Designed in 1948 and built in two phases in the 1950s, the power plant arose out of a need to manage Austin's increased need for electricity, both due to its population increase and because people were using more electric items than ever before. However, by the 1980s, continued increases in substantial electricity usage rendered the power plant ineffective; it no longer provided Austin with electricity by 1986. It's masonry architecture differed from most brick powerhouses built from the 1930s to the 1950s and, today, it stands as an office space that's connected to a high rise condo unit (along with restaurants, retail, and meeting spaces).
Commissioned in 1948, the two-phase construction of the Seaholm Power Plant took place in 1951 and 1955. Five years later (1960), the city renamed it after the late Walter E. Seaholm, who served as a leading figure in developing and managing Austin's utilities from the 1920s until the mid-1950s. The need arose for a new power plant as Austin's population grew during and after World War II from nearly 88,000 in 1942 to 132,000 in 1948 and there also existed enhanced stress on power plants due to the addition of such items as air conditioning, televisions, and refrigeration to homes and businesses. However, while Seaholm appeared abundantly capable of handling Austin's increased needs, more power plants were already necessary by the 1960s and by the 1980s, Seaholm no longer served as part of Austin's expansive, modern electricity network.
The acclaimed engineering firm Burns & McDonnell designed the Seaholm plant. The Seaholm Plant also serves as an example of the Art Moderne architectural style that proved common among municipal waterworks and powerhouses built from the 1930s through the 1950s. However, unlike other pre-1950 utility building projects, Burns & McDonnell chose to rely entirely on masonry construction rather than brick. As a result, Burns & McDonnell had to provide intricate drawings that detailed the pipe system in case problems arose; brick structures allowed for bricks to be removed and replaced to check for pipes whereas masonry removal was far more daunting.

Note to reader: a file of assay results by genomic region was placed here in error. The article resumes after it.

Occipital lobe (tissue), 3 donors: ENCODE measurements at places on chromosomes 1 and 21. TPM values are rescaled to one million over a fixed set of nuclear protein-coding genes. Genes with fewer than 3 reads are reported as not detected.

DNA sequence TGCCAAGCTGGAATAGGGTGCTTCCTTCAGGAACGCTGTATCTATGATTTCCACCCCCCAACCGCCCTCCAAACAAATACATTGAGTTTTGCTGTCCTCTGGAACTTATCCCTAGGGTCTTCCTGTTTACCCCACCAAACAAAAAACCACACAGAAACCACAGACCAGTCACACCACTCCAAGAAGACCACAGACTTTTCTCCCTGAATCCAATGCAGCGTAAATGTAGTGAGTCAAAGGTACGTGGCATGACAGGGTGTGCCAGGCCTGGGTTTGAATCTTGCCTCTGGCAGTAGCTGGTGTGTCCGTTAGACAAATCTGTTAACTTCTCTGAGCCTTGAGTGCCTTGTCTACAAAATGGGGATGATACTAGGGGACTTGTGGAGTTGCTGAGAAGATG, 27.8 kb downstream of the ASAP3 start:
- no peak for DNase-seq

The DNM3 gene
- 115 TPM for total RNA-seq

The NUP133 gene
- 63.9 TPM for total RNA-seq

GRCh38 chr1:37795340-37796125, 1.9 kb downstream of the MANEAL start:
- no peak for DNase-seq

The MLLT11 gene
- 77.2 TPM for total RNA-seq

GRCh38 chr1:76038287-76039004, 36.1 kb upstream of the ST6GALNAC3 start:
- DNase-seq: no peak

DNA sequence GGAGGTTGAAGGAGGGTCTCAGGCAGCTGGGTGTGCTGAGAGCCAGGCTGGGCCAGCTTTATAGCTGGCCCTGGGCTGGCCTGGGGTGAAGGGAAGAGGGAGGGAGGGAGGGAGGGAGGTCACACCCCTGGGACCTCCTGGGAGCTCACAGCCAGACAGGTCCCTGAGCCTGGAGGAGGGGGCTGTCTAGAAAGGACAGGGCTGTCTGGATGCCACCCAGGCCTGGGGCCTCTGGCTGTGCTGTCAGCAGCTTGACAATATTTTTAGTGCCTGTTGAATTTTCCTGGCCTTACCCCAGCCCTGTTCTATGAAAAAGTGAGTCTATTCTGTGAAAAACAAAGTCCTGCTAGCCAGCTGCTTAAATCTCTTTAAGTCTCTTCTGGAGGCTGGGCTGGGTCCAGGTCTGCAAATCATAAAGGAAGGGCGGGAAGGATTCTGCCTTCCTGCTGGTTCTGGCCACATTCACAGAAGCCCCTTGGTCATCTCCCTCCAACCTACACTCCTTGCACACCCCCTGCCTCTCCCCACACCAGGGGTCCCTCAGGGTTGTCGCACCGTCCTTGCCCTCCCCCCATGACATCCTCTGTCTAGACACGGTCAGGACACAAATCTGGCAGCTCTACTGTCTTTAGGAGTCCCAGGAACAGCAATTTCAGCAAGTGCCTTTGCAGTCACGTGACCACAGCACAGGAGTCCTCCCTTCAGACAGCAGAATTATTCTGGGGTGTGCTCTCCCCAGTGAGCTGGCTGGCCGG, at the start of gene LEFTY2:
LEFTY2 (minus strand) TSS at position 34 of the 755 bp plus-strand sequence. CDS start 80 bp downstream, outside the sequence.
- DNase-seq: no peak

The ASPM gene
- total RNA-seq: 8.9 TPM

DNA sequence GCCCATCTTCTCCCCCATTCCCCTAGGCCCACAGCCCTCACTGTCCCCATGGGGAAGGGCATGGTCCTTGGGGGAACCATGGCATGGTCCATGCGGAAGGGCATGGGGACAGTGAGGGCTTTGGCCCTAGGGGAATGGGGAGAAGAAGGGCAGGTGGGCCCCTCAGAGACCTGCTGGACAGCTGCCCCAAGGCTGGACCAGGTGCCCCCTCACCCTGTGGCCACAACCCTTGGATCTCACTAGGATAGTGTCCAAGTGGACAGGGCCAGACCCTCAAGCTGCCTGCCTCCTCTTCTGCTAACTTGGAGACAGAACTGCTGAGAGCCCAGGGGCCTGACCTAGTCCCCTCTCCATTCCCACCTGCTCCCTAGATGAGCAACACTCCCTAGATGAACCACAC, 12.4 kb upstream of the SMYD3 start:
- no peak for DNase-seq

The powerhouse served as Austin's primary source of electricity during the 1950s, then served as part of a network of power sources that provided for an ever-growing need for electricity, both due to population increases and exponential growth in electrical products. By 1989, Seaholm could no longer provide power worthy of financially justifying its operating costs. Thus, the city turned Seaholm into a training facility. By 1996, the city closed the building.
One could argue that it's rather short operating history speaks to the societal evolution that occurred during the last half of the twentieth century, one that saw a marked need for electricity. The U.S. electricity consumption increased ten-fold between 1950 and 2010, an annual increase of 4% each year. By the 1970s, the entire nation faced an energy crisis, which forced municipalities to find or build more power sources, from nuclear and hydro to traditional methods. Thus, when Austin deemed Seaholm outdated by the 1980s, it spoke volumes about how the designers in 1948 could not that foresee the dramatic cultural shift to an electricity-dependent society that occurred within a matter of decades (and that rate increased steadily through the first decade of the twenty-first century, before finally slowing down).
In recent years, the power plant has been renovated alongside a high-rise so that they combine to form a mix of 143,151 square feet of office space within the old power plant along with 280 condos and 48,363 square feet of retail shops, restaurants, and meeting space in the adjacent high-rise.
"Electrical Power." Texas State Historical Association. Accessed June 21, 2019. https://tshaonline.org/handbook/online/articles/dpe01
Mod, Anna, Grace Cynkar, and Roger Ciuffo. "Nomination Form: Seaholm Power Plant." National Register of Historic Places. nps.gov. July 6. 2013. https://www.nps.gov/nr/feature/places/pdfs/13000614.pdf.
"Two Perspectives on Household Electricity Use." U.S. Energy Information Administration. March 06, 2013. https://www.eia.gov/todayinenergy/detail.php?id=10251.
By Larry D. Moore, CC BY-SA 3.0, https://commons.wikimedia.org/w/index.php?curid=28268647